Take an Amazon kayaking tour on the Urubu and Jatapu rivers. Manaus is surrounded by the Amazon Negro rivers, but some companies do not offer kayaking tours on these rivers because they are miles wide and can be dangerous for kayakers during rainy and stormy weather. 960 1280

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Boi-Bumba Folkloric Festival

Boi-Bumba Folkloric Festival

Plan a fun trip to witness the Festival do Boi-Bumba or the Parintins Folklore Festival in June. This festival is the 2nd largest annual festival in Brazil -- only Rio’s Carnival draws more participants. Held in Parintins, Amazonas, this 3-day festival celebrates a local legend about a resurrected ox, and 2 teams -- Garantido and Caprichoso -- must compete to retell the story in 2.5 hours. The teams try to outdo one another using flamboyant dances, singing and parade floats in the Bumbodromo -- a stage that holds about 35,000 spectators. 960 1280

Getty Images  

Uakari Mamirauá Reserve Lodge

Uakari Mamirauá Reserve Lodge

Located in Mamirauá Sustainable Development Reserve, the Uacari Floating Lodge is a rustic, eco-tourism getaway to observe the Amazon’s wildlife. Recognized by UNESCO as part of the Natural Heritage of Humanity, this floating lodge has 5 bungalows with 2 rooms, 2 bathrooms and a porch with a view of the river and forest. The central floating area has a natural swimming pool, kitchen, restaurant, bar, video room and library. What makes this lodge unique is that it generates income for the reserve’s 8 local communities and preserves the natural community. 960 1280

Gabriel Britto, flickr  

Zip Lining in the Amazon

Zip Lining in the Amazon

Get an amazing view of Brazil and the Amazon’s canyons, rivers, waterfalls and more, by taking canopy tour. Rafting, hiking, cycling, snorkeling and surfing are few examples of how you can keep your adrenaline pumping when visiting the area. 960 1280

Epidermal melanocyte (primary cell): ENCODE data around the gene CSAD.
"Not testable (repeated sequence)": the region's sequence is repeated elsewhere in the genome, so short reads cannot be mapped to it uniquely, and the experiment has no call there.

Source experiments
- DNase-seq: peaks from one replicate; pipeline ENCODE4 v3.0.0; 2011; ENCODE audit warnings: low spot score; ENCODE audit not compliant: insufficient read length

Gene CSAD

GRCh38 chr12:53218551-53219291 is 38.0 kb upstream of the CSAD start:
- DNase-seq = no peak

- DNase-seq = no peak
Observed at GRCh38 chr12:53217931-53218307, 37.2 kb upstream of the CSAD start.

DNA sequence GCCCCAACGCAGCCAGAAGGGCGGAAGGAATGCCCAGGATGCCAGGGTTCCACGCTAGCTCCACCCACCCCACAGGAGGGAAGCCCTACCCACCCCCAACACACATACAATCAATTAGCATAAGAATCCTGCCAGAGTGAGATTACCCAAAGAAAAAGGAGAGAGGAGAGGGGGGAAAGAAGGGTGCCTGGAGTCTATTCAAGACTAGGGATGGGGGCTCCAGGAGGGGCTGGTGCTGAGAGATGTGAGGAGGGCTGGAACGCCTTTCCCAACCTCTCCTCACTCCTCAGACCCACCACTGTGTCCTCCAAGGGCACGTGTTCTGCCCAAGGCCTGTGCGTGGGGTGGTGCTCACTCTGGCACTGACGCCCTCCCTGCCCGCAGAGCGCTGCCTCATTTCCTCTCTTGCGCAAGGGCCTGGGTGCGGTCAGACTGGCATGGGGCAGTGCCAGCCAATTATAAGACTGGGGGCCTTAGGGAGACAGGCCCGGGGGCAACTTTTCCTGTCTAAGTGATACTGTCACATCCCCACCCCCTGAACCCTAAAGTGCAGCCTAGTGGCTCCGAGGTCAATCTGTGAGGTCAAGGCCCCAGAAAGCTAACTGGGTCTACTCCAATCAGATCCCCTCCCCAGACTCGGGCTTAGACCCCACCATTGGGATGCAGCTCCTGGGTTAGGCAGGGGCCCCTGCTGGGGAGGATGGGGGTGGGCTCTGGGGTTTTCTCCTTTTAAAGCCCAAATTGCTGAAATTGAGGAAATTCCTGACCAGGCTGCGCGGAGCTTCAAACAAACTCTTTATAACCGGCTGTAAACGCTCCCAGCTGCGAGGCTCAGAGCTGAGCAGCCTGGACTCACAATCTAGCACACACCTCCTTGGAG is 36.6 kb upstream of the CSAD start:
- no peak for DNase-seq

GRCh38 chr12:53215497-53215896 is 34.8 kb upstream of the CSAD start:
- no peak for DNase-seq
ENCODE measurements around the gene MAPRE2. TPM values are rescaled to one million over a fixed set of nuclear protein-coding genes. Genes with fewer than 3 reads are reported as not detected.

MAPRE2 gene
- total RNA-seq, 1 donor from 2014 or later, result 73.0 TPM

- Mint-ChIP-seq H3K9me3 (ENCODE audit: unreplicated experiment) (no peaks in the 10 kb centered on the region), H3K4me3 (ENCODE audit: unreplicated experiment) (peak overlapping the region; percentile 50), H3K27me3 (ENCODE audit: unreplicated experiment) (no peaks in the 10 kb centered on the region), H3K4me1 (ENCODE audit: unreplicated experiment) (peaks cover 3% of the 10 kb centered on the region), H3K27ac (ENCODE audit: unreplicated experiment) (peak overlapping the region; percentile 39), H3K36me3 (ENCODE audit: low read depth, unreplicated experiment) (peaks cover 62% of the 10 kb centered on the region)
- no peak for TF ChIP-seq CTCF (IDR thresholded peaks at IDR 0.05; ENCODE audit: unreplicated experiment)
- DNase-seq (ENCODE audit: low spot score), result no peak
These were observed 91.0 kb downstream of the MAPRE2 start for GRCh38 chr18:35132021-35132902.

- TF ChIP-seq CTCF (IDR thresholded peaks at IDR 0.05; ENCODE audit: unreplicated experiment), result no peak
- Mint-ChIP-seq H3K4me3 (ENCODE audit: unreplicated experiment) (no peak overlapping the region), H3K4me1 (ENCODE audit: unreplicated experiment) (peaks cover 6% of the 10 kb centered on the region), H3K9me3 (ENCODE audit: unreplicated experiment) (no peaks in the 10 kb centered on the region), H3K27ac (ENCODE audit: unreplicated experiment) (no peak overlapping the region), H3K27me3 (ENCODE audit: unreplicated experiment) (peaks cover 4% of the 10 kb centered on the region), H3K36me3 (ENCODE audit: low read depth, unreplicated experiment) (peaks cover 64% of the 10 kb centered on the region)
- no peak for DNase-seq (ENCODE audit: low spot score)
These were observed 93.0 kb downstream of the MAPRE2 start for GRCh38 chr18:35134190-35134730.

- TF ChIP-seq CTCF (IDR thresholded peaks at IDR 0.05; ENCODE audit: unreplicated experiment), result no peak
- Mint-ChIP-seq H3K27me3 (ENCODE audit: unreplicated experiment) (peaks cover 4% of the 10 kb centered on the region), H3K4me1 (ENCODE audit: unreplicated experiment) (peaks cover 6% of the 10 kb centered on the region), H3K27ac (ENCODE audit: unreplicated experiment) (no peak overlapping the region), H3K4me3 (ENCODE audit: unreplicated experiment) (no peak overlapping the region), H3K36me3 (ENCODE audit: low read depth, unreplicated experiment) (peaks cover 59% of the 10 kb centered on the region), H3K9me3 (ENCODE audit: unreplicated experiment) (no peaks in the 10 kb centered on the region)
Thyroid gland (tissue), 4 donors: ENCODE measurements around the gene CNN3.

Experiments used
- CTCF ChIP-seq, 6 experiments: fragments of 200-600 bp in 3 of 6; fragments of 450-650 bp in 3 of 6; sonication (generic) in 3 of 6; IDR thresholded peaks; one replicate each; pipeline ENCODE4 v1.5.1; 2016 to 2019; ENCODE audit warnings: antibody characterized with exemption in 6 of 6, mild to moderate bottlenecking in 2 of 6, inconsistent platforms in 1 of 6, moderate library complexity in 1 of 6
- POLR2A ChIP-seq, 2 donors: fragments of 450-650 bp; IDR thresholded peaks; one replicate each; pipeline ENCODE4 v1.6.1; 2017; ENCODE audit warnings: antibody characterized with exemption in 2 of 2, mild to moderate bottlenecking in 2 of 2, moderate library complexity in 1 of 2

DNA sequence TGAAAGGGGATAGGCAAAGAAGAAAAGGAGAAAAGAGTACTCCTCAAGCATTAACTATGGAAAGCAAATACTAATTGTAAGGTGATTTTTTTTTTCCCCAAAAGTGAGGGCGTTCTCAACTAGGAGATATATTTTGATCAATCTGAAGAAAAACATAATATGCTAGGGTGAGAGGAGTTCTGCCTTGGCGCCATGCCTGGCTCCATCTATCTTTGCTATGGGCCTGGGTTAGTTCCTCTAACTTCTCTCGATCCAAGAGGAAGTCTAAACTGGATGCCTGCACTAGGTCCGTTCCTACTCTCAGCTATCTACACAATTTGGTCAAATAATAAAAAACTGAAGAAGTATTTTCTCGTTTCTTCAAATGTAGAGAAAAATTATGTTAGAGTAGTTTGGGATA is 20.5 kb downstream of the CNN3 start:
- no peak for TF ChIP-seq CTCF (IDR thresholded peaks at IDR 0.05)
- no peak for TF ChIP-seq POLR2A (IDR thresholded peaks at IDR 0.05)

Thinkstock  

Ver-o-Peso Market

Ver-o-Peso Market

Go shopping at the Ver-o-peso Market in Belem, Brazil. Locals and tourists visit this market to pick up fresh fish, handcrafts, natural essence perfumes, and native vegetables and fruits. Clock Tower Square, Solar da Beira, Feliz Lusitania and the Açaí Fair are a few places to visit and things to do when visiting this popular market. 960 1280

M.Maselli, flickr   

Amazonas Theatre

Amazonas Theatre

For travelers looking for an alternative to “roughing it” in the Amazon -- visit the Amazonas Theater in Manaus. This theater is home to the Amazonas Philharmonic Orchestra, which regularly rehearses and performs here. Music concerts and other popular performances are held here. 960 1280

Getty Images  

Amazonas Opera Festival

Amazonas Opera Festival

From March until May, the Amazonas Theater also hosts an annual Amazonas Opera Festival. The Amazonas Philharmonic is the official orchestra of the Festival. This photo shows a scene from the 2008 world premiere performance of the opera Ca Ira, composed by former Pink Floyd vocalist Roger Waters and performed by an all-Brazilian cast. 960 1280

Reuters  

Visit an Artisanal Cachaça Distillery

Visit an Artisanal Cachaça Distillery

The ingredient that gives a caipirinha, Brazil’s national drink, its kick, is cachaca, and you can get a closer look at how the alcoholic beverage is made at Flor do Vale a small distillery nestled in a bucolic valley just outside Canela in Rio Grande do Sul. From sugar cane milling to fermentation, explore the distillation process, then sample the final product in tastings or in the restaurant where cachaça makes its way into some of the dishes. 960 1280

Andre Maceira - Photo Courtesy of Embratur  

Go for Italian Cuisine

Go for Italian Cuisine

The people of Rio Grande do Sul are proud of their Italian heritage and there are plenty of places to indulge in Italy’s greatest export, its food. At Cantina di Capo in Gramado, order family style and enjoy the cozy, family-friendly feel of the place. The chef is likely to stop by your table to say hello. 960 1280